Police Commissioner Raymond Kelly says NYC is ready for a possible retaliation attack following the killing of US-born militant Anwar al-Awlaki in Yemen.
Awlaki was killed in a CIA drone attack in a remote Yemeni town Friday. According to U.S. Intelligence officials, he was identified as the "chief of external operations" for al Qaeda's Yemen branch and a web-savvy terrorist who spread propaganda for Muslim extremism.
Commissioner Kelly said in a statement, "We know al-Awlaki had followers in the United States including New York City, and for that reason we remain alert to the possibility that someone might want to avenge his death. He was a powerful recruiter of terrorists in the United States."
Kelly was also pleased to hear about the reported death of Samir Khan. Khan is an American of Pakistani origin who officials said they believed was killed in the same drone attack.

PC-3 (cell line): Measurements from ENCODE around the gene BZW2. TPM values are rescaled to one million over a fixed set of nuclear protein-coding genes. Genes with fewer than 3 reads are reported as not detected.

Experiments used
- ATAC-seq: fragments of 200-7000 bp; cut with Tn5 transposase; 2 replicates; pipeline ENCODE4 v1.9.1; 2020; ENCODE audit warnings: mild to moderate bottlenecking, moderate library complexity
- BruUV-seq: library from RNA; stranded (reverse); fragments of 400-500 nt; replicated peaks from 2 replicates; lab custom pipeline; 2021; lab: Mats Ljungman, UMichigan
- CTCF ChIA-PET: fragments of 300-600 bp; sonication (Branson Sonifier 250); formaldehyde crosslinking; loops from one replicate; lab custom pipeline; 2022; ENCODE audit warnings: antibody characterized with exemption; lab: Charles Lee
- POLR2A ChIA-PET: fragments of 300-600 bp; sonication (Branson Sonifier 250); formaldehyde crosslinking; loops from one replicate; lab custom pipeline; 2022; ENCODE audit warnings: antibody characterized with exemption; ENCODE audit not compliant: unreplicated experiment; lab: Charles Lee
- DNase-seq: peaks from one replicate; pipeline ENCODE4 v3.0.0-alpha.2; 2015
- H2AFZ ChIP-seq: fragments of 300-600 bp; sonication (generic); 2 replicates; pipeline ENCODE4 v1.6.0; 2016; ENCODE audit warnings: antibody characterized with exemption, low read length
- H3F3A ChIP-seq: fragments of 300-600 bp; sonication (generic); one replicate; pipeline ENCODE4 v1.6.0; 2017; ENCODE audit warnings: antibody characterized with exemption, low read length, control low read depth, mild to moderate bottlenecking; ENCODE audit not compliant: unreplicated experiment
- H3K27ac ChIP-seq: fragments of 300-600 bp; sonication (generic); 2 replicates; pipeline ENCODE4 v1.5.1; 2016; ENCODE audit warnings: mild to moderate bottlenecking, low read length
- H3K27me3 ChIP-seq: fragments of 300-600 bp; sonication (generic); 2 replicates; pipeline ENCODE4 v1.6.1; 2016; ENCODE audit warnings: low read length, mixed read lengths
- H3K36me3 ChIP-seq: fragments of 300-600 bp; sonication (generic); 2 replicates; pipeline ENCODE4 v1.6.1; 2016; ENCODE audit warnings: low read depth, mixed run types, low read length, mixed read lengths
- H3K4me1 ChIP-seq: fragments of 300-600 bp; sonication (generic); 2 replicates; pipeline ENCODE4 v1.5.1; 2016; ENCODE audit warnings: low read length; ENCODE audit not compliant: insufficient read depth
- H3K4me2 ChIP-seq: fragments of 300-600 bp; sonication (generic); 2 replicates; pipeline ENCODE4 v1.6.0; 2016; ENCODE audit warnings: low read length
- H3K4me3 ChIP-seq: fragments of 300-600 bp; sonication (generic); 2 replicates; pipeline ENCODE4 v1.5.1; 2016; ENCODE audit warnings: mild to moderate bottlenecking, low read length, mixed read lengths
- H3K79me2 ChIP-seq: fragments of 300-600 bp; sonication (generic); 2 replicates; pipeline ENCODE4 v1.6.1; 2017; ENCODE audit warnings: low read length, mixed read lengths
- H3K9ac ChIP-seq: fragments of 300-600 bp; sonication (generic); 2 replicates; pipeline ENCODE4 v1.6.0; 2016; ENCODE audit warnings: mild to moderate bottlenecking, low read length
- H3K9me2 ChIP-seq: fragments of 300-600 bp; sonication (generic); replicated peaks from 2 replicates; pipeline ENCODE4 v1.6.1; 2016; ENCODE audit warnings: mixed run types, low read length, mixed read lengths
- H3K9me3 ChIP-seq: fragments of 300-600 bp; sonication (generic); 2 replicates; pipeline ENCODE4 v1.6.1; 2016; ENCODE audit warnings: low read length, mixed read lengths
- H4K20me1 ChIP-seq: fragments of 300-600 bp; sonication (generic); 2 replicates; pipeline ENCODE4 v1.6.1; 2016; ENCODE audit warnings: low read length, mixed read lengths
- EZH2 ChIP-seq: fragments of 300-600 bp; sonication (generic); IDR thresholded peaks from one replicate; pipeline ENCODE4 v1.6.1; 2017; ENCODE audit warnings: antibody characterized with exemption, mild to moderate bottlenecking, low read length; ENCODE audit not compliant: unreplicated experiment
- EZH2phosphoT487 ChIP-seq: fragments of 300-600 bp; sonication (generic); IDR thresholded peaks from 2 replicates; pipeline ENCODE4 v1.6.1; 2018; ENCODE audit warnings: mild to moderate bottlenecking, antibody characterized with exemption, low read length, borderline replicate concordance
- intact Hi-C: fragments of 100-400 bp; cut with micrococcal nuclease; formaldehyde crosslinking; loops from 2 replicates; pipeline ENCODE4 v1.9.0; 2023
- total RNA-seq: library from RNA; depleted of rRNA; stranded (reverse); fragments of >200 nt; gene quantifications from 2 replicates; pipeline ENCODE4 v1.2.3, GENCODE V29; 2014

"Khan had extensive contacts in New York City and published the English-language Inspire Magazine, which instructed lone wolves on how to build bombs at home, and in the most recent issue identified Grand Central Station as a target," Kelly said.
The NYPD and intelligence services say they have disrupted at least 11 plots against the city since the 2001 attacks. Police Commissioner Kelly reiterated that report he told "60 Minutes" on Sunday, September 24.
In Washington, the US State Department issued a worldwide alert to US citizens Saturday warning them of possible retaliation for the death of American-born terror mastermind Anwar al Awlaki and the likely death of al Qaeda propagandist Samir Khan.
President Barack Obama called the death of Awlaki, which was confirmed Friday, a "major blow" to terrorist organization al Qaeda in the Arabian Peninsula (AQAP).
"The death of Awlaki, in the near term, could provide motivation for anti-American attacks worldwide from individuals or groups seeking to retaliate against US citizens or interests because of this action," the State Department warned.